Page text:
Human Rights Concern - Eritrea (HRCE) is an independent non profit making, human rights organization based in UK. The organization is dedicated to the promotion and protection of the human rights of Eritreans at home and all over the world. HRCE believes that all human beings are equal regardless of race, religion, gender and political affiliation and strives for a peaceful Eritrea where fundamental human rights are respected.

Practical Recommendations for the Management of Assemblies

(Human Rights Council report March 2016, A/HRC/31/66) The ability to assemble and act collectively is vital to democratic, economic, social and personal development, to the expression of ideas and to fostering engaged citizenry. Assemblies can make a positive contribution to the development of democratic systems and, alongside elections, play a fundamental role in public participation, holding governments accountable and expressing the will of the people as part of the democratic processes. Continue reading

How Truth Can Be Twisted to Reveal a Glossy and Idealised Image

hrcelogo_161626_rgb_eng_opa50A Reply to the Statement by Eritrea’s Minister of Foreign Affairs, Osman Salih, on Human Rights Day 2016

Whatever his ultimate purpose, Eritrean Foreign Minister, Osman Salih, did at least reveal the true nature of the ground-breaking 1948 Universal Declaration of Human Rights (UDHR), “to set out common (Human Rights) standards which every country should strive to achieve” http://www.ecss-online.com/statement-delivered-by-h-e-minister-osman-salih/. Continue reading

Recognizing Individuals: A Step Towards Transparency

Elsa Chyrum

Elsa Chyrum

awate.com recently posted on article on recognizing the efforts of the men and women who are working tirelessly to realise the dream of a Just Eritrea. HRCE’s director, Ms. Elsa Chyrum, was graciously featured on the post. It begins by saying:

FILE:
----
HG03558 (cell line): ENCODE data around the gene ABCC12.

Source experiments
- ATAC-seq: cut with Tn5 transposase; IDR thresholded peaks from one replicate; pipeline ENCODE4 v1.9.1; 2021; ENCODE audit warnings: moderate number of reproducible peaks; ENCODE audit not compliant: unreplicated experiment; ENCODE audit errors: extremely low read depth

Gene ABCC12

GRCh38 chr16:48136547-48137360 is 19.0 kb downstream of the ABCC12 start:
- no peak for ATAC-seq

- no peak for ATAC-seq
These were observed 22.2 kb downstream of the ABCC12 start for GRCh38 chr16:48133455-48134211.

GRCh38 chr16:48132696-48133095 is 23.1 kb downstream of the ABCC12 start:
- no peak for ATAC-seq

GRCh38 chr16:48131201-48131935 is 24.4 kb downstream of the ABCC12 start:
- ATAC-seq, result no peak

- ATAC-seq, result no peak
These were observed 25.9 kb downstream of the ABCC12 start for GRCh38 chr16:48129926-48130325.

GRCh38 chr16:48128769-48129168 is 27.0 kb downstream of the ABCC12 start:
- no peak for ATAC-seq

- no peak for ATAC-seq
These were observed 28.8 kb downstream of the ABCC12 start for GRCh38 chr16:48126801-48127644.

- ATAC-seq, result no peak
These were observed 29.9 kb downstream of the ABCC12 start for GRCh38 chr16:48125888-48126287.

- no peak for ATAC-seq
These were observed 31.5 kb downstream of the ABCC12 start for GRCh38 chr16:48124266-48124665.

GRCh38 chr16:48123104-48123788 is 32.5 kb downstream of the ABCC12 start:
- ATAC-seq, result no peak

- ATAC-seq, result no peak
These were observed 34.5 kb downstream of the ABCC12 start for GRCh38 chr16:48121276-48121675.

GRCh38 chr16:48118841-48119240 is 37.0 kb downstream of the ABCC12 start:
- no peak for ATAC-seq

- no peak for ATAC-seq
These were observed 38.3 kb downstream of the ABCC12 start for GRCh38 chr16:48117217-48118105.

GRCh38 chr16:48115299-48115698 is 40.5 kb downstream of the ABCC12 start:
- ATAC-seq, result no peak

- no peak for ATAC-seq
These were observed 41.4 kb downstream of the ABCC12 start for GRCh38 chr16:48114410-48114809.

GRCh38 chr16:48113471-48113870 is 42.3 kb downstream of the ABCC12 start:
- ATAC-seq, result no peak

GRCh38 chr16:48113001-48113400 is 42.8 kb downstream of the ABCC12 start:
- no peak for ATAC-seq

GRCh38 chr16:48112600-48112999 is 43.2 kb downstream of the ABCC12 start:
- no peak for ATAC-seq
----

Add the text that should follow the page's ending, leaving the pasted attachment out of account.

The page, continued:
Let’s pause and consider ourselves and identify “who is who” among those who are making history, by being in the foremost list of activist leaders, in the quest of justice for Eritrea….

(Read the full article here)

Judges Deem Eritrea Unsafe for Migrants’ Return as Home Office Advice Rebutted

The Guardian(theguardian.com, Karen McVeigh, October 19, 2016) Legal ruling identifies risk of serious harm to returning Eritreans after MPs condemn ‘inexcusable’ delay in revising existing guidance

The Home Office will alter its much-criticised policy on Eritrean asylum seekers, after a legal ruling found that the majority of those fleeing the country risk persecution or serious harm on returning. Continue reading

How Eritrea Became a Major UAE Base

UAE base in Asseb

UAE naval base in Asseb

(warontherocks.com, Alex Mello and Michael Knights, September 2, 2016) Britain militarily withdrew from areas “east of Suez” in 1971, triggering the Trucial States to form today’s United Arab Emirates. Now, 45 years later, this Arab country is increasingly focused on projecting military power “west of Suez.” Events such as the Arab Spring in 2011, Iran’s growing confidence and escape from nuclear sanctions, plus the rise of the Islamic State have convinced Emirati leaders to become more activist in managing the risks facing their federation. Most recently this has resulted in this tiny Gulf nation establishing its first power projection base outside of the Arabian Peninsula in the Eritrean port of Assab. Over the last year, this port was built up from empty desert into a modern airbase, deep-water port, and military training facility. Continue reading

“Labour Struggles truly have no borders:” Vancouver’s Connections to Slave Labour in Eritrea

Canada's Nevsun in Bisha, Eritrea

Vancouver-based Nevsun Resources’ gold and copper mine in Eritrea